By Lamin Njie

Bakers in The Gambia on Sunday said profit margins were too low and unsustainable and that this was what necessitated the increase in the price of bread in the country.

The Fatu Network understands that the price of a loaf of bread has gone up by D1.

The bakers who spoke through their association, the Senfour Modern Bakeries Association, said they have worked “diligently over the last few months to address a lingering economic crisis occurring in the business of bread manufacture and distribution.”

The bakers explained in a statement made available to The Fatu Network on Sunday: “Senfour Modern Bakeries Association would like to address the general public regarding the recent price increases and bread shortages occurring in areas throughout the region. Please be aware the members of this association have worked diligently over the last few months to address a lingering economic crisis occurring in the business of bread manufacture and distribution. We have met diligently and in good faith with several government offices to address this critical matter. Our sole purpose in engaging these officials was to ensure the matter is resolved in a way that consumers will be minimally impacted. In keeping with that purpose, we look forward to continuing to work with the government as we find permanent solutions for this urgent matter.

“Although it is convenient to blame increased prices on bakery owners it is crucial to comprehend the full picture. When bread is sold at D7, the average profit breakdowns are as follows; D4.50 for production, 50 Butut bakery profit, D1.25 Biker’s profit, 75 Butut shopkeeper’s profit. It is also important to note that capital investments for bakery owners range from 3 million to 6 million Dalasis versus the cost of a motorcycle or bicycle for bikers. Unfortunately profit margins this low are unsustainable for bakery owners who also have to consider equipment replacement and breakdowns and other expenses involved in supporting and growing their business. Our profits have reached this level because we were forced to give in to the aggressive demands of bikers (suppliers) that deliver to the public. In fact, wholesale prices have dropped so low that it has created a major economic crisis within bakeries.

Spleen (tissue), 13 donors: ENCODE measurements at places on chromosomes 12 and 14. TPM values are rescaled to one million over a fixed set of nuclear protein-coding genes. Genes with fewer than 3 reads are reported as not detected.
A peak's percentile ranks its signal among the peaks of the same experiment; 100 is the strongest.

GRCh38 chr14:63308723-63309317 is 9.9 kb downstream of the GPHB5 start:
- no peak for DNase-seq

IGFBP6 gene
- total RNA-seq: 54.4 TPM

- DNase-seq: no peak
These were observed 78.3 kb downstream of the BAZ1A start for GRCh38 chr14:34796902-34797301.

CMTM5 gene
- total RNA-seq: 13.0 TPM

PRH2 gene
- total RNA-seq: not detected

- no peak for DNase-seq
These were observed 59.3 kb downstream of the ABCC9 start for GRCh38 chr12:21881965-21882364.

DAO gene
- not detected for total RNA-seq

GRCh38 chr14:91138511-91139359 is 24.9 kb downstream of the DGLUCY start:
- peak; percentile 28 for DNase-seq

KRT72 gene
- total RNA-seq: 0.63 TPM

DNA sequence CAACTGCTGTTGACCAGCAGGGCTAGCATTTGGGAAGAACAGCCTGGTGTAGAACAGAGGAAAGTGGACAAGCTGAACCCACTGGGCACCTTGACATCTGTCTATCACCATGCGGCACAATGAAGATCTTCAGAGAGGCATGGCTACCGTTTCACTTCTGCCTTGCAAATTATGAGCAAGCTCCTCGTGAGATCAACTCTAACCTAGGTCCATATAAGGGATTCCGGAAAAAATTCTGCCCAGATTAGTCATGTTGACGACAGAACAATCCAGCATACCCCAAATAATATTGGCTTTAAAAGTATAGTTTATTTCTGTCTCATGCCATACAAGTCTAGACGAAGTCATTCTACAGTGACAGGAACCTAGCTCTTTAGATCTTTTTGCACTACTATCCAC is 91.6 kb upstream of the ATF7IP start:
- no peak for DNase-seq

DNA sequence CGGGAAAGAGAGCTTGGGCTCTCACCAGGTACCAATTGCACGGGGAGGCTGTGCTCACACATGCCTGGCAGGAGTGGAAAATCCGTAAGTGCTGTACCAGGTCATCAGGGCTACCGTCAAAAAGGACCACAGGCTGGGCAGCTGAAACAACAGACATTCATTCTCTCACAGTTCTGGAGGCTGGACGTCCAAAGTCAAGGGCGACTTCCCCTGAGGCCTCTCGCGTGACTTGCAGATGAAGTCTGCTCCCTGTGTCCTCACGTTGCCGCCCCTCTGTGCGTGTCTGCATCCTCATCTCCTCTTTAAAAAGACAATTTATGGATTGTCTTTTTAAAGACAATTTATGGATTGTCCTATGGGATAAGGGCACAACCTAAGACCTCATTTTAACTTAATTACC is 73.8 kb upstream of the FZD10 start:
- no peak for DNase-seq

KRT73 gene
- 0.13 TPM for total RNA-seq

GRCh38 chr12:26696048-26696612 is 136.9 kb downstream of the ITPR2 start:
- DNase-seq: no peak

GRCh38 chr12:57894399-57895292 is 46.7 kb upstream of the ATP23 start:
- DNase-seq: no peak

“Product delivery is a huge expense in this industry which can be better managed. The bikers absorb a large portion of savings that could be passed to consumers. Retailers reduce their ability to offer lower rates to consumers when they insist on using suppliers. As it stands, the bikers control both wholesale and retail rates by using harsh bargaining techniques. We encourage all customers to buy directly from their local bakeries, as it will significantly reduce the burden to both manufacturers and retailers. This will also give retailers more control over their businesses and allow them to retail at favorable rates.

“Some areas are experiencing bread shortages. The association is aware of this gap and are committed to filling it as promptly as possible. To that end, we are asking consumers and retailers to help us identify these areas by contacting us at 247-2445. We will direct you to your nearest bakery or make arrangements to have bread delivered in areas where bakeries are not assessible. We also ask for your patience during this transition period. Although it will require adjustments, we believe that by resorting back to a culture that is less dependent on a third party for delivery, we can ensure bread remains affordable in our communities.

“As mentioned at the start of this release, we remain committed to working with the government and the Gambian community to ensure the bakery industry remains healthy and beneficial for all of its stakeholders.”